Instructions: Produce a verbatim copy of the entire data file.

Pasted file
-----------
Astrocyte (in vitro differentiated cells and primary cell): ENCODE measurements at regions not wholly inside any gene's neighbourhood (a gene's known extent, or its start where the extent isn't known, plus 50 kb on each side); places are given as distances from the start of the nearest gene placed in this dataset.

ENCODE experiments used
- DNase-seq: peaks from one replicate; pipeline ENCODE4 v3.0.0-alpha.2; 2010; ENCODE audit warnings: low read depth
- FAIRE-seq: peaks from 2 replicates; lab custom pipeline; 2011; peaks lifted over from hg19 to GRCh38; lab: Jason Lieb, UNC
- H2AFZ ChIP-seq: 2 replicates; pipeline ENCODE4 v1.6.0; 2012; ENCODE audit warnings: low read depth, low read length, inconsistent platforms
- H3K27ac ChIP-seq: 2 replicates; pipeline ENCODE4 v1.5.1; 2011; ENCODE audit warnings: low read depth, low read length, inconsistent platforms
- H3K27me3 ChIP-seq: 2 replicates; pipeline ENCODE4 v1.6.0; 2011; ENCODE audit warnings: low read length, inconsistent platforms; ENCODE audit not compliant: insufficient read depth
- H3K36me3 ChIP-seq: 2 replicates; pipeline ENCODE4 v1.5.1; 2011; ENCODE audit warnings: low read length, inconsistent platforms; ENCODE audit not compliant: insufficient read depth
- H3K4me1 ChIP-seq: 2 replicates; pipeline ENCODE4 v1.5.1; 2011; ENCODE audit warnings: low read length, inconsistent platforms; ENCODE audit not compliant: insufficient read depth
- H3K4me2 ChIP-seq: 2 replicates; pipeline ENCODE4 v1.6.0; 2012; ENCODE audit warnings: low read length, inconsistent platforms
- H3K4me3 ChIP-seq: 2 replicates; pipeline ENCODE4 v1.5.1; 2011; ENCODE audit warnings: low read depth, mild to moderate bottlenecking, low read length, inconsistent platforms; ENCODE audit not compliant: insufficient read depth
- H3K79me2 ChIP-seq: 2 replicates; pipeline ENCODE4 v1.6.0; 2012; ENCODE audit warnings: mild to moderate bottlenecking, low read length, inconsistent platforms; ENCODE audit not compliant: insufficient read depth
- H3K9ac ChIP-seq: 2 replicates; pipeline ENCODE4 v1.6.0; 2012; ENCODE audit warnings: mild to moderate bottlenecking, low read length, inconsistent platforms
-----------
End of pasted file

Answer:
Astrocyte (in vitro differentiated cells and primary cell): ENCODE measurements at regions not wholly inside any gene's neighbourhood (a gene's known extent, or its start where the extent isn't known, plus 50 kb on each side); places are given as distances from the start of the nearest gene placed in this dataset.

ENCODE experiments used
- DNase-seq: peaks from one replicate; pipeline ENCODE4 v3.0.0-alpha.2; 2010; ENCODE audit warnings: low read depth
- FAIRE-seq: peaks from 2 replicates; lab custom pipeline; 2011; peaks lifted over from hg19 to GRCh38; lab: Jason Lieb, UNC
- H2AFZ ChIP-seq: 2 replicates; pipeline ENCODE4 v1.6.0; 2012; ENCODE audit warnings: low read depth, low read length, inconsistent platforms
- H3K27ac ChIP-seq: 2 replicates; pipeline ENCODE4 v1.5.1; 2011; ENCODE audit warnings: low read depth, low read length, inconsistent platforms
- H3K27me3 ChIP-seq: 2 replicates; pipeline ENCODE4 v1.6.0; 2011; ENCODE audit warnings: low read length, inconsistent platforms; ENCODE audit not compliant: insufficient read depth
- H3K36me3 ChIP-seq: 2 replicates; pipeline ENCODE4 v1.5.1; 2011; ENCODE audit warnings: low read length, inconsistent platforms; ENCODE audit not compliant: insufficient read depth
- H3K4me1 ChIP-seq: 2 replicates; pipeline ENCODE4 v1.5.1; 2011; ENCODE audit warnings: low read length, inconsistent platforms; ENCODE audit not compliant: insufficient read depth
- H3K4me2 ChIP-seq: 2 replicates; pipeline ENCODE4 v1.6.0; 2012; ENCODE audit warnings: low read length, inconsistent platforms
- H3K4me3 ChIP-seq: 2 replicates; pipeline ENCODE4 v1.5.1; 2011; ENCODE audit warnings: low read depth, mild to moderate bottlenecking, low read length, inconsistent platforms; ENCODE audit not compliant: insufficient read depth
- H3K79me2 ChIP-seq: 2 replicates; pipeline ENCODE4 v1.6.0; 2012; ENCODE audit warnings: mild to moderate bottlenecking, low read length, inconsistent platforms; ENCODE audit not compliant: insufficient read depth
- H3K9ac ChIP-seq: 2 replicates; pipeline ENCODE4 v1.6.0; 2012; ENCODE audit warnings: mild to moderate bottlenecking, low read length, inconsistent platforms